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  • HMAHealthManagement.com

    April 26, 2016

    Trauma Informed Care:Overview and Current

    Practices in Patient Screening

    Speakers:Karen Hill, PhD, MSN, ANP-C, Senior Consultant, HMA

    Laurie Lockert, MS, LPC, Senior Consultant, HMAJeffrey Ring, PhD, Principal, HMA


  • HMAHealthManagement.com


  • HMAHealthManagement.com


  • HMAHealthManagement.com


  • HMA

    Trauma Informed Care

    • Karen Hill, PhD, MSN, ANP-CSenior Consultant

    • Laurie Lockert, MS, LPCSenior Consultant

    • Jeffrey Ring, Ph.D.Principal


  • HMA


    • Understand adverse/traumatic experiences and sensitive care delivery

    • Examine links between trauma and physical health as well as the importance of integrating treatment through trauma-informed care

    • Identify who is at risk for adverse or traumatic experiences with primary care screening tools

    • Learn how to recognize and mitigate patient behaviors that often are the result of trauma


  • HMA

    First, Do No Harm


    • At times our systems alienate the very people we hope to help

    • We see it in missed appts, missed medications, treatment plans that don’t seem to work, angry outbursts

    • When this happens we often blame the patient/individual• If we change our perspective, everything else changes

    too– Engagement in treatment increases dramatically– We see staff enjoying their work– We see health improve with patients and staff

  • HMA

    When you change the way you look at things, things change the

    way they look…


  • HMA

    Trauma Informed Services


    • Trauma-informed services take into account an understanding of trauma in all aspects of service delivery and place priority on the individual’s safety, choice, and control. Such services create a treatment culture of nonviolence, learning, and collaboration

    • Utilizing a trauma-informed approach does not require disclosure of trauma. Rather, services are provided in ways that recognize the need for physical and emotional safety, as well as choice and control in decisions affecting one’s treatment. Trauma informed practice is more about the overall essence of the approach, or way of being in the relationship, than a specific treatment strategy or method.

    Trauma informed practice guideBC Provincial Use Planning Council

  • HMA

    Defining Trauma

    “Individual trauma results from an event, series ofevents, or set of circumstances that is experienced byan individual as physically or emotionally harmful orlife threatening and that has lasting adverse effects onthe individual’s functioning and mental, physical,social, emotional, or spiritual well-being.”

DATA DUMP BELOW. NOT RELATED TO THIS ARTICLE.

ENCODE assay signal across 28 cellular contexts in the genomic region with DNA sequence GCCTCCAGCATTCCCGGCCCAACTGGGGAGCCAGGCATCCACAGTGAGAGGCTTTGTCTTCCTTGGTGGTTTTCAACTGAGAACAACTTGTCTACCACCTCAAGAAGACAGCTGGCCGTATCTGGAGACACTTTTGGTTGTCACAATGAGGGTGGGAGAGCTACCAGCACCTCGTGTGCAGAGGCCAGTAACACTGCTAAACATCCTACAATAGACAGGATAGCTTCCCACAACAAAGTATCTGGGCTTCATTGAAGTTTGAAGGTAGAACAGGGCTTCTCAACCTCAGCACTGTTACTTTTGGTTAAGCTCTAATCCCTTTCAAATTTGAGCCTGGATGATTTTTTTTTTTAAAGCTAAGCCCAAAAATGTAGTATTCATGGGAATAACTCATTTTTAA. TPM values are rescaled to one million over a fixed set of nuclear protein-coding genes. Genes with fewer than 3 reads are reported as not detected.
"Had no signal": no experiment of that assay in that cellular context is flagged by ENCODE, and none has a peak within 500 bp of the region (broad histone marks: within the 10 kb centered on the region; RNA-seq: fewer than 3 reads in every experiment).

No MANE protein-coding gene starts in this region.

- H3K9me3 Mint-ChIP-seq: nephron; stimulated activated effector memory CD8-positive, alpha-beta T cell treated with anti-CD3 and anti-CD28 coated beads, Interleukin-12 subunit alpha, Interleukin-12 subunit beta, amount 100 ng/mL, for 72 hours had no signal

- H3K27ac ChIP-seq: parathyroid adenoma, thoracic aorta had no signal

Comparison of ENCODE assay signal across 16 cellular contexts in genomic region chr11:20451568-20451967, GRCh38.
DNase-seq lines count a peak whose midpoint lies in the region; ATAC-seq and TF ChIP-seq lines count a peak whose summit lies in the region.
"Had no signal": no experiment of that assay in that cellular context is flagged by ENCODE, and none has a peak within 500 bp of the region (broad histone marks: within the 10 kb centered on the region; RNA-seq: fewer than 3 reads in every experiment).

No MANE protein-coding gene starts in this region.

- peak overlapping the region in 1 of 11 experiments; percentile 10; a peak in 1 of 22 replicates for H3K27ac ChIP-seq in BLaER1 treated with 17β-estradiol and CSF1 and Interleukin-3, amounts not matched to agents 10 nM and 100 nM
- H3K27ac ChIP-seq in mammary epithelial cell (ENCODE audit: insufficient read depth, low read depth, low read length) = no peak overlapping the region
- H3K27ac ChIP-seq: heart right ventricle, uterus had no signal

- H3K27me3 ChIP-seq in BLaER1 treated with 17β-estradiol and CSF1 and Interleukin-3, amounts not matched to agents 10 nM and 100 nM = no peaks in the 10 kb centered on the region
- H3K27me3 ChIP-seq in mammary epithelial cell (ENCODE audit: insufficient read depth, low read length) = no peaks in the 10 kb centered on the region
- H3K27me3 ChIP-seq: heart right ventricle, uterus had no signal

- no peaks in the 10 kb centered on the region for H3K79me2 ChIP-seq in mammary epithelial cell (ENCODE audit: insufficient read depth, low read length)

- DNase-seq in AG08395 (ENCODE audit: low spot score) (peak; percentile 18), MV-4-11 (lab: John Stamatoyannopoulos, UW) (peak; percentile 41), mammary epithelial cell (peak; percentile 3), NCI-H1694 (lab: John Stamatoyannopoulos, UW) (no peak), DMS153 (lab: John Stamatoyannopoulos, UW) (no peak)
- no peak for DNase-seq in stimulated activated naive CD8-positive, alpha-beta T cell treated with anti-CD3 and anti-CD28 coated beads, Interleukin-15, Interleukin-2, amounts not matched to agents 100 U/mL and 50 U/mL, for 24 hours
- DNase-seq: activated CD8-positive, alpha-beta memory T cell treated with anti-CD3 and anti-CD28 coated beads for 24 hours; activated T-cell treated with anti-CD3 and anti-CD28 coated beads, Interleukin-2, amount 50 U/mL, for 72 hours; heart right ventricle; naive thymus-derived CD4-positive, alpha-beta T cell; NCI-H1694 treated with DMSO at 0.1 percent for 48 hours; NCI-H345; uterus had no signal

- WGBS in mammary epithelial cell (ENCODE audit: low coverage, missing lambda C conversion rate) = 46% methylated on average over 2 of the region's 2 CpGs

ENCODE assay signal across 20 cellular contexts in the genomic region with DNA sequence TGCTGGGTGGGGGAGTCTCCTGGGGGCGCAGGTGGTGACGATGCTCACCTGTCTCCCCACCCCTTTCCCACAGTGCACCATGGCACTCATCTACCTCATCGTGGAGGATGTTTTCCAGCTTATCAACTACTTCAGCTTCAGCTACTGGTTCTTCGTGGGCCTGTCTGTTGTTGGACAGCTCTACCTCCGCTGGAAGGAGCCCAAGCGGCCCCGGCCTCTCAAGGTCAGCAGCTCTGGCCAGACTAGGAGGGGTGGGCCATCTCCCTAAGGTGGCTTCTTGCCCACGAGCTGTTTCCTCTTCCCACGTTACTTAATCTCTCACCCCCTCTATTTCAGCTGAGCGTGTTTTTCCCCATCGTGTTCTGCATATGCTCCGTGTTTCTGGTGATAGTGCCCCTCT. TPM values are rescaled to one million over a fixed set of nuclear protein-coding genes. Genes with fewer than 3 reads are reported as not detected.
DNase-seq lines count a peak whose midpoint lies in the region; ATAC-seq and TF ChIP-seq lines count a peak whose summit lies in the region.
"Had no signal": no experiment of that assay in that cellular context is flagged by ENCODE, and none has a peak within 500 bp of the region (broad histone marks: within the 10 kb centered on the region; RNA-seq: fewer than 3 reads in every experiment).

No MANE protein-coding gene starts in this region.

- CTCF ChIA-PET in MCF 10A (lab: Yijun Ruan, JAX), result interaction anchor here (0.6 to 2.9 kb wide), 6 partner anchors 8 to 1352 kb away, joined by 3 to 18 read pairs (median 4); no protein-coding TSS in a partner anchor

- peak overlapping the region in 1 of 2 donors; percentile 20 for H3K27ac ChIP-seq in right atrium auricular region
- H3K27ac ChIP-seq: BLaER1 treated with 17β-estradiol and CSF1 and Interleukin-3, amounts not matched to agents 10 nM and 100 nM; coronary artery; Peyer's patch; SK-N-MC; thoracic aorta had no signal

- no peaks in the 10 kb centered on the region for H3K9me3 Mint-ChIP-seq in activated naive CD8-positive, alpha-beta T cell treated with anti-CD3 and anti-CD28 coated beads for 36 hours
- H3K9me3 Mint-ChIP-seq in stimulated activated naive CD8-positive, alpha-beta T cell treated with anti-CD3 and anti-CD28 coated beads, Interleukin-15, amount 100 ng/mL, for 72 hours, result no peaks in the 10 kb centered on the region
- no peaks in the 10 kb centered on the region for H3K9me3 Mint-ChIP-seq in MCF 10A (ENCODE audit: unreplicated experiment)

SAMHSA (Substance Abuse and Mental Health Administration)


  • HMA

    Advancing Our Understanding

    Trauma Recovery/Trauma Specific Servicesvs

    Trauma Sensitivevs

    Trauma Informed Care


  • HMA 12

    “Trying to implement trauma-specific clinical practices without first implementing trauma-informed organizational culture change is like throwing seeds on dry land.”Sandra Bloom, MD

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    What TIC Doesn’t Mean• It doesn’t mean excusing or permitting/justifying

    unacceptable behavior.– Supports accountability, responsibility

    • It doesn’t mean just being nicer– Compassionate, yes, but not a bit mushy/patronizing

    • It doesn’t ‘focus on the negative’– Skill building, empowerment– Recognizing strengths


    Bottom Line: People we serve are not trying to be “difficult.” They are doing the best they can with what they’ve got. 13

  • HMA

    Survey Instructions

    • This is an anonymous survey • We would like for you to read the

    questions and answer either YES or NO• Keep track of the YES • Enter ONLY your CUMMULATIVE • We will have results at the end of the



  • HMA

    Warm Handoff


  • HMA

    The Sufferings of Childhood Can Shape, and Misshape, the Life of an Adult


  • HMA

    Adverse Childhood Experience Study

    • 1990’s Anda & Felitti CDC Epidemiologist & Kaiser Preventative Medicine MD

    • Set out to determine in a general population the prevalence of early adversity and effect on life course

    • 17,337 Kaiser Health Plan member

    • Middle Class, mostly White (75%) and college educated (75%) , 95% > 30 yrs. of age


  • HMA

    Adverse Childhood ExperiencesKaiser and CDC Study

    • ACEs are common

    • 2 out 3 had at least 1 ACE

    • 1 was 87% predictive of at least and 50% >3

    • Women were 50% more likely than men to have scores >5


  • HMA

    ACEs Study 10 Items Indicators


    • Physical abuse 10.6%• Sexual abuse 28.3%• Emotional abuse 20.7%

    • Physical neglect 9.9%• Emotional neglect 14.8%

    • Mother treated violently 12.7%• Household substance abuse 26.9%• Household mental illness 19.4%• Parental separation/divorce 23.3%• Household incarceration 4.7%

  • HMA

    Characteristic N Mean SD

    Total ACE Scores 134 3.84 2.7Age

    18-25 82 3.59 2.7126-30 52 4.23 2.65Gender

    Female 71 4.17 2.72

    Male 63 3.46 2.64


    African American 40 4.15 2.84White, non-Latino 43 3.98 2.72Latino 21 3.62 2.78

    Asian 14 1.86 2.07

    Multiracial 12 4.83 1.52

    ACEs and Emerging Adult Workers 18 to 30yrsHill (2014)

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    Health Problems Worsened


    Mental health 43%

    Pain issues 31%

    Other 16%

    Respiratory 6%